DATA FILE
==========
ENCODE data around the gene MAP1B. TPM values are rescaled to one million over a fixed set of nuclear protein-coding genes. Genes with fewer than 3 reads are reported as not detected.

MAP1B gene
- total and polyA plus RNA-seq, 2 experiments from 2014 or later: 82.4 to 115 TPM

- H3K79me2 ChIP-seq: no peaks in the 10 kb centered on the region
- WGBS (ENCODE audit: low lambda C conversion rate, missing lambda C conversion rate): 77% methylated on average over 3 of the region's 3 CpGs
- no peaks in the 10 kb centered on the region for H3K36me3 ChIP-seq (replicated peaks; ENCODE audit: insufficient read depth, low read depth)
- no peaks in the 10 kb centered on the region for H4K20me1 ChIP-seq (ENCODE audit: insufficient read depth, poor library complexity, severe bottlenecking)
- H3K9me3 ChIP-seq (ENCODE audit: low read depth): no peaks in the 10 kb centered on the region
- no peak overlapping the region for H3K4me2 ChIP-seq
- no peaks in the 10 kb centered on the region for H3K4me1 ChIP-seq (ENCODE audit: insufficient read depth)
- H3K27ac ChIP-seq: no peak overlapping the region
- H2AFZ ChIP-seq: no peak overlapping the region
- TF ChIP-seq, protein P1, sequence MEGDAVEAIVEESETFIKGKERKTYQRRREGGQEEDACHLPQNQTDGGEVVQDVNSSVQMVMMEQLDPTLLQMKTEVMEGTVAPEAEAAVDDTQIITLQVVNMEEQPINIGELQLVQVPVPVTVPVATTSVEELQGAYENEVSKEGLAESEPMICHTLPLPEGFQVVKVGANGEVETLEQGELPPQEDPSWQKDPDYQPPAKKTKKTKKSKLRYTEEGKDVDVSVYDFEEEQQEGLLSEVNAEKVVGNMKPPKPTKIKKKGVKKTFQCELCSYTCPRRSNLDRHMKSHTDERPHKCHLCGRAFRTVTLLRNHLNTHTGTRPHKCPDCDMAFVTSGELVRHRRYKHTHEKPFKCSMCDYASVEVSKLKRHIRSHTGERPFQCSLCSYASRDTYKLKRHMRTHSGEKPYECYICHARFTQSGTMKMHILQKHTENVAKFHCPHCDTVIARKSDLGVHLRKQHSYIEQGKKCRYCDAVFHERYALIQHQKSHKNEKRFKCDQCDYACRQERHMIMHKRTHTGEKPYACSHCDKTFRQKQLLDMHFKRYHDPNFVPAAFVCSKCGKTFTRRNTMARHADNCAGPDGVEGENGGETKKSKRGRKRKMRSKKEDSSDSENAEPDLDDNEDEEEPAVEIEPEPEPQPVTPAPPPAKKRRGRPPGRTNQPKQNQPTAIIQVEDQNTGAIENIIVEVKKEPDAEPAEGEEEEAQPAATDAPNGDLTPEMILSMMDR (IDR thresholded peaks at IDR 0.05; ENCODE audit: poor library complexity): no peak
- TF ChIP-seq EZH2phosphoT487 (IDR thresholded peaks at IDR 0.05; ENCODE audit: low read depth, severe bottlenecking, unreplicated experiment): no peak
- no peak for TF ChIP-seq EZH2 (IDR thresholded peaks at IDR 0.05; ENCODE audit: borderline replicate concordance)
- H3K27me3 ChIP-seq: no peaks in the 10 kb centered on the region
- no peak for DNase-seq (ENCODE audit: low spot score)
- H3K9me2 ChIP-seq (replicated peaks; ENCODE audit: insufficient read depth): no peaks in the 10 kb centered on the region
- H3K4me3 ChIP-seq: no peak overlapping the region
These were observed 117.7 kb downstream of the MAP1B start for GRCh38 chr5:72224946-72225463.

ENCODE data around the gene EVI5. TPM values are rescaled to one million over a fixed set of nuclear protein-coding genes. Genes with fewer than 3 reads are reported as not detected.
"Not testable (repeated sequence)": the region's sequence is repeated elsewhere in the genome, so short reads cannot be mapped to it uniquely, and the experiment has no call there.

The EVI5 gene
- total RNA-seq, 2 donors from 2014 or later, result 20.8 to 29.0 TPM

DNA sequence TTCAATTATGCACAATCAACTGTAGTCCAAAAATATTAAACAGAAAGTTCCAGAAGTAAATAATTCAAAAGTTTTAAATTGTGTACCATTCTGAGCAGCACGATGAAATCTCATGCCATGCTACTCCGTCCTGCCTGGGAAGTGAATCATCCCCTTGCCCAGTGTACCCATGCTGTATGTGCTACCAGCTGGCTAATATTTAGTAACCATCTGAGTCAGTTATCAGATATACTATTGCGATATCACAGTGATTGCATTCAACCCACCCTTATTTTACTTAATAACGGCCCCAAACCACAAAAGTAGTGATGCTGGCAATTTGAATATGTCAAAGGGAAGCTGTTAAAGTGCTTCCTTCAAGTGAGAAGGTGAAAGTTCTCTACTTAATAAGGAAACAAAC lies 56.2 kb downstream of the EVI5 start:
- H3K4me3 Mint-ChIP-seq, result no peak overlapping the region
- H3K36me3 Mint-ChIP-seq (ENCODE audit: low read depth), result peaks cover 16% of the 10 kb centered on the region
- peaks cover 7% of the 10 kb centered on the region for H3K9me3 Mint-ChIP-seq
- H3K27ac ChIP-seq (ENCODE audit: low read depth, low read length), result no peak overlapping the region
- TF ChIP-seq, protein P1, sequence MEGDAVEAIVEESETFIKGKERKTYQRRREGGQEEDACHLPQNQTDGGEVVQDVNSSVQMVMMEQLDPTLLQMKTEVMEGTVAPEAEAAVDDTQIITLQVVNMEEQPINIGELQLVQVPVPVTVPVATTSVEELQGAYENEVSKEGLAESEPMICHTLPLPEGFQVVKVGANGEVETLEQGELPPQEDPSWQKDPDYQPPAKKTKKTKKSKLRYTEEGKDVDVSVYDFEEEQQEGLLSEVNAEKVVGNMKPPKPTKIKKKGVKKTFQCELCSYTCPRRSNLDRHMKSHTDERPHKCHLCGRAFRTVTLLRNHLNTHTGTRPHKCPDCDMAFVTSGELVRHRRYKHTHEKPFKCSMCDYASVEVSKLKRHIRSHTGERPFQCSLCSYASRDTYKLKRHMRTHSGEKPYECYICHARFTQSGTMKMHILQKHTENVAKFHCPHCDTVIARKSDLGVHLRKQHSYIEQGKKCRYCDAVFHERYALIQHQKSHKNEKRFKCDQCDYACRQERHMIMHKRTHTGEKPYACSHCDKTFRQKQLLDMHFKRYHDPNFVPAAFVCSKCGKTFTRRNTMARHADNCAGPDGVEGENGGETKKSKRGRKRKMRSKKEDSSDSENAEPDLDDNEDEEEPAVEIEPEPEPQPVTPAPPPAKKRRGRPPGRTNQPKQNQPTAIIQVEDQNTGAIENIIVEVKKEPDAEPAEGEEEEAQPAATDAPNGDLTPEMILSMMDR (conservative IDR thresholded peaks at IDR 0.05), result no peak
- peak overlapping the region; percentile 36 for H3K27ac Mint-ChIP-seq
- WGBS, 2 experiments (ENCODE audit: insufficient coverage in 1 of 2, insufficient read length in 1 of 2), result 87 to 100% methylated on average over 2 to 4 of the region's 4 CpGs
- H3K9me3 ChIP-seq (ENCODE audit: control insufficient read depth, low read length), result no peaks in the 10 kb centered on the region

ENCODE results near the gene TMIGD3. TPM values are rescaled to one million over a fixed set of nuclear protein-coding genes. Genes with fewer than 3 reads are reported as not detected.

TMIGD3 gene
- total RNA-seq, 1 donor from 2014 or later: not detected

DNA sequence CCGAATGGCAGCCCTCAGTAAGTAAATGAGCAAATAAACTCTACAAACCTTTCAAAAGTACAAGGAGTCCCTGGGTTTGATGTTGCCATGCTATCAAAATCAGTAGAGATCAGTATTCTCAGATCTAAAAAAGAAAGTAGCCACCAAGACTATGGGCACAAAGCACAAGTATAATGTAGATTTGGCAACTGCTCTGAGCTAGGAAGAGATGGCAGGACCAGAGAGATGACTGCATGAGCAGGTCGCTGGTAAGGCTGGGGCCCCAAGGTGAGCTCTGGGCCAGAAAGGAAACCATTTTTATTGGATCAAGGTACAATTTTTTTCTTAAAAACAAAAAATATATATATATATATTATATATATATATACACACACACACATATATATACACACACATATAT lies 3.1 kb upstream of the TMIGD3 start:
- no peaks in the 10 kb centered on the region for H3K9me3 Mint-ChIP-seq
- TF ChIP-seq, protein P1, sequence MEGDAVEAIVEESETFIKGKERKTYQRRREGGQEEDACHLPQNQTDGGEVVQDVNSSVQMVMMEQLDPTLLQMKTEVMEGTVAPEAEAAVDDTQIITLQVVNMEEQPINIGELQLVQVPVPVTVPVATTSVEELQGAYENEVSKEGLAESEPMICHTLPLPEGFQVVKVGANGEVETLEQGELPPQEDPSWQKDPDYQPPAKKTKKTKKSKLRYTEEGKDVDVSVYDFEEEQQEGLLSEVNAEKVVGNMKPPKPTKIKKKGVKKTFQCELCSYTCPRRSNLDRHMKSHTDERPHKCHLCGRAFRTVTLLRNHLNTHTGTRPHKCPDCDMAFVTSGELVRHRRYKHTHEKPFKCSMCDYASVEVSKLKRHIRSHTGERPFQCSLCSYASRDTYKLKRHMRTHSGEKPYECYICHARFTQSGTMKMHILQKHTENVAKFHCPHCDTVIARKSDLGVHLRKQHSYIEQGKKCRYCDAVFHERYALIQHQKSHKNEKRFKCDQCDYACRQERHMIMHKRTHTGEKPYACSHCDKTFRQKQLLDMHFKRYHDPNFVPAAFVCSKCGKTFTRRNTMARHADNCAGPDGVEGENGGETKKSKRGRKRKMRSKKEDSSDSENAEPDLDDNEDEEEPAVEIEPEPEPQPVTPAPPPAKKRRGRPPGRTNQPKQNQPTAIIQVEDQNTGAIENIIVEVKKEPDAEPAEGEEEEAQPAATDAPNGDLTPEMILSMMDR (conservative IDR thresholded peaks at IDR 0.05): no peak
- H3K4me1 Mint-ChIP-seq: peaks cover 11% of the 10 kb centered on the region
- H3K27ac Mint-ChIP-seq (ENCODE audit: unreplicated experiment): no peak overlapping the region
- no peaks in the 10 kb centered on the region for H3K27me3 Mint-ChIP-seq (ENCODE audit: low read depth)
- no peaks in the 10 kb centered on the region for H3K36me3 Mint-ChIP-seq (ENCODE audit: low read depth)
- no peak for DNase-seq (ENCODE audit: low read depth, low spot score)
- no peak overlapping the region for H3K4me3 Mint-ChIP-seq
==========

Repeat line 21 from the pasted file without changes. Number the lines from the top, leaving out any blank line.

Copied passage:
ENCODE data around the gene EVI5. TPM values are rescaled to one million over a fixed set of nuclear protein-coding genes. Genes with fewer than 3 reads are reported as not detected.